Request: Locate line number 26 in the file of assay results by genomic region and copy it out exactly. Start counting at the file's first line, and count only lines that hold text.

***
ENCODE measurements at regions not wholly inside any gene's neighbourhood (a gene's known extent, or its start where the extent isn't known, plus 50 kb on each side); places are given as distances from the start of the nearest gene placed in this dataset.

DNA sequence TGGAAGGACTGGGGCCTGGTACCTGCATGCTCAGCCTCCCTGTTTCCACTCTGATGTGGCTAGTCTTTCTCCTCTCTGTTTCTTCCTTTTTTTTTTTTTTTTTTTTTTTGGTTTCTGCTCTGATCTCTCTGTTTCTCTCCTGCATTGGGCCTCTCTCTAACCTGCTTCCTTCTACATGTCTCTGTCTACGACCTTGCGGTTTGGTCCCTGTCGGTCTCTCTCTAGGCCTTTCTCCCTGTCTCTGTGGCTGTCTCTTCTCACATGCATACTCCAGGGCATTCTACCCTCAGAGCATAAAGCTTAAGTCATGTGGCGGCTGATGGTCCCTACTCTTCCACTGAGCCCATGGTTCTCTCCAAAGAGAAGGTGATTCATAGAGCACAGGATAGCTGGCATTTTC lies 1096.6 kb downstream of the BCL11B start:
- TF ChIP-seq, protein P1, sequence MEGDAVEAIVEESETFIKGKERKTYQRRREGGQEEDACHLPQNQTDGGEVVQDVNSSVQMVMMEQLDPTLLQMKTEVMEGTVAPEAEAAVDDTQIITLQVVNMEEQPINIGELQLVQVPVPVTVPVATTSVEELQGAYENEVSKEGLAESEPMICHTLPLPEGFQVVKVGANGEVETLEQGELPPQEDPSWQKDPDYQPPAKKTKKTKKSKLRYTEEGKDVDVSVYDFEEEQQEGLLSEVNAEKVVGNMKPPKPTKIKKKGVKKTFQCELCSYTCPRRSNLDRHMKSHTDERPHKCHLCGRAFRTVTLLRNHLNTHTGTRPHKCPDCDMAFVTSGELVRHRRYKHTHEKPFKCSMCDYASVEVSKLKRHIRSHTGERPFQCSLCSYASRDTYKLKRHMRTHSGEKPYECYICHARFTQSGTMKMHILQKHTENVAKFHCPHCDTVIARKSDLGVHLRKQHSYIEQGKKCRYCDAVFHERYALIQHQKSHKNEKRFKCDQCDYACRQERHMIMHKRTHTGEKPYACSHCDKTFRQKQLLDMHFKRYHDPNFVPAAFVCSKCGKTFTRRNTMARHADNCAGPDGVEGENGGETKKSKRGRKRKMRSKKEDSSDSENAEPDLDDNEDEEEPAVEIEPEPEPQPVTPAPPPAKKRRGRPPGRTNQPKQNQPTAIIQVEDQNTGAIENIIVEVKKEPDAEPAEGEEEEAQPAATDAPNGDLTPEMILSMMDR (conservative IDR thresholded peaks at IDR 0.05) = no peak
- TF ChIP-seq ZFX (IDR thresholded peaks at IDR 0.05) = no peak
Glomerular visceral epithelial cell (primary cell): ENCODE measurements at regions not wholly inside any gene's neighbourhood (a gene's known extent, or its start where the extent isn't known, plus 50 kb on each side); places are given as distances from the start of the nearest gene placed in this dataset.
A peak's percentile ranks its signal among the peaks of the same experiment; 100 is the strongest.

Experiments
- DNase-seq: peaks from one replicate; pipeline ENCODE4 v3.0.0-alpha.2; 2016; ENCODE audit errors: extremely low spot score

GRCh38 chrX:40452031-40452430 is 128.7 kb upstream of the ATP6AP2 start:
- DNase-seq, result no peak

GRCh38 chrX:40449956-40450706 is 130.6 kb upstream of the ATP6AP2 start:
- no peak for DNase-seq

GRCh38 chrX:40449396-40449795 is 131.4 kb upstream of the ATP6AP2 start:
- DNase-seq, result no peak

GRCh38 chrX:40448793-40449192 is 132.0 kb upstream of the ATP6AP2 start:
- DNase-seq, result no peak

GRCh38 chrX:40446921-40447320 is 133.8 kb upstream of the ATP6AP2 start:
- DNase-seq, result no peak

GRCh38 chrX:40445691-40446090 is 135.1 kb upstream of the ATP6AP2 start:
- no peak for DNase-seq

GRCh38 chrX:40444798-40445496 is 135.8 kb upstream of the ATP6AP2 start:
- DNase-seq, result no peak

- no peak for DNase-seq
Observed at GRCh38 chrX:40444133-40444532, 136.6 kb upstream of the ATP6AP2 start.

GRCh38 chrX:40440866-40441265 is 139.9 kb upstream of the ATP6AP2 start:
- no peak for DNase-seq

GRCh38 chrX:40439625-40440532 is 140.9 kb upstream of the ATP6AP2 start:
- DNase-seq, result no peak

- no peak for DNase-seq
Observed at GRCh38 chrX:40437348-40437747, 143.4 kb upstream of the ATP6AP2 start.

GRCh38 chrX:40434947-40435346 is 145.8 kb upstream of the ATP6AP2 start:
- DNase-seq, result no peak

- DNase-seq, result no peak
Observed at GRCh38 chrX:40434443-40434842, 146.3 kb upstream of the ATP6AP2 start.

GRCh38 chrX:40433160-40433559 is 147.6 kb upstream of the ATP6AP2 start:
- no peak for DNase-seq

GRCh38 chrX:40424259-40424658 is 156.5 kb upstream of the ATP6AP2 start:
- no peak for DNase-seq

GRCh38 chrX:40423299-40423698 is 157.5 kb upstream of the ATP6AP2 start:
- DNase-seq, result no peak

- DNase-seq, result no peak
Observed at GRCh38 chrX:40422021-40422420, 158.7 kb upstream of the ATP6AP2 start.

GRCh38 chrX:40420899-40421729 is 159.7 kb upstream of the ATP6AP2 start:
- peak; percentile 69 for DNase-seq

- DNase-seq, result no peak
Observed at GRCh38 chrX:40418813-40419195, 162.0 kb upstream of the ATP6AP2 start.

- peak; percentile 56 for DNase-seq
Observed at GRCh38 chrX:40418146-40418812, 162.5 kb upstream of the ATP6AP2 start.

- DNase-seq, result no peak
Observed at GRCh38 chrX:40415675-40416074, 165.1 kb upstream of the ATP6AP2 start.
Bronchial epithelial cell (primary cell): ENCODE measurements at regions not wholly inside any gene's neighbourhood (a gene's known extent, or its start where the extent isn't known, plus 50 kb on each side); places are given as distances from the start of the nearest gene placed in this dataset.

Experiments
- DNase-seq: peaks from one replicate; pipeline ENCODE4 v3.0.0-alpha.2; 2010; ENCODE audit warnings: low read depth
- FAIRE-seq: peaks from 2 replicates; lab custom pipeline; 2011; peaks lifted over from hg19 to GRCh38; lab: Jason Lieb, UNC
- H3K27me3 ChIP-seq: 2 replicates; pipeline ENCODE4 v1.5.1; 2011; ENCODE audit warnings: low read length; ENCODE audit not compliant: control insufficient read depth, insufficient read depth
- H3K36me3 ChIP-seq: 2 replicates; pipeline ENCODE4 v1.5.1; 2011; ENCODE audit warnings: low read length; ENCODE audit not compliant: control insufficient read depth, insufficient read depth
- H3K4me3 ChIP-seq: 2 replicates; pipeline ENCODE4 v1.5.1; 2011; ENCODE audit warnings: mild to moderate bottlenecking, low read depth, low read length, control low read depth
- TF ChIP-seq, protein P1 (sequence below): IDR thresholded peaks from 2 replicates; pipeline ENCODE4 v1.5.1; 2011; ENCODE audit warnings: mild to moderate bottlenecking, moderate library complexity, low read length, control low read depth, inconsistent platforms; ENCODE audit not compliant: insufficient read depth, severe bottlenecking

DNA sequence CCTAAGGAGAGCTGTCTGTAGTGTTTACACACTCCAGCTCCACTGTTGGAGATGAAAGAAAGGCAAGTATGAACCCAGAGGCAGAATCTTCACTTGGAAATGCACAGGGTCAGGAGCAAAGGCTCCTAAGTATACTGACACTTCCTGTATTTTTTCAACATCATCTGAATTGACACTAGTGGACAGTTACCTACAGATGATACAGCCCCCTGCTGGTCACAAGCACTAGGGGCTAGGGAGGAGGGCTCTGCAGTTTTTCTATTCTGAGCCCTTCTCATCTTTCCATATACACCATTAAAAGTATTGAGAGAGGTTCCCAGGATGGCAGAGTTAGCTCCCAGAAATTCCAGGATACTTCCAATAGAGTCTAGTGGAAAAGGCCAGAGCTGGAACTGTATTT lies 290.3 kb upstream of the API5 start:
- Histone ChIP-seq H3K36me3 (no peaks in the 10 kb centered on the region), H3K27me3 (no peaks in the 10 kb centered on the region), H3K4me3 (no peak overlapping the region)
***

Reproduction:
- no peak for DNase-seq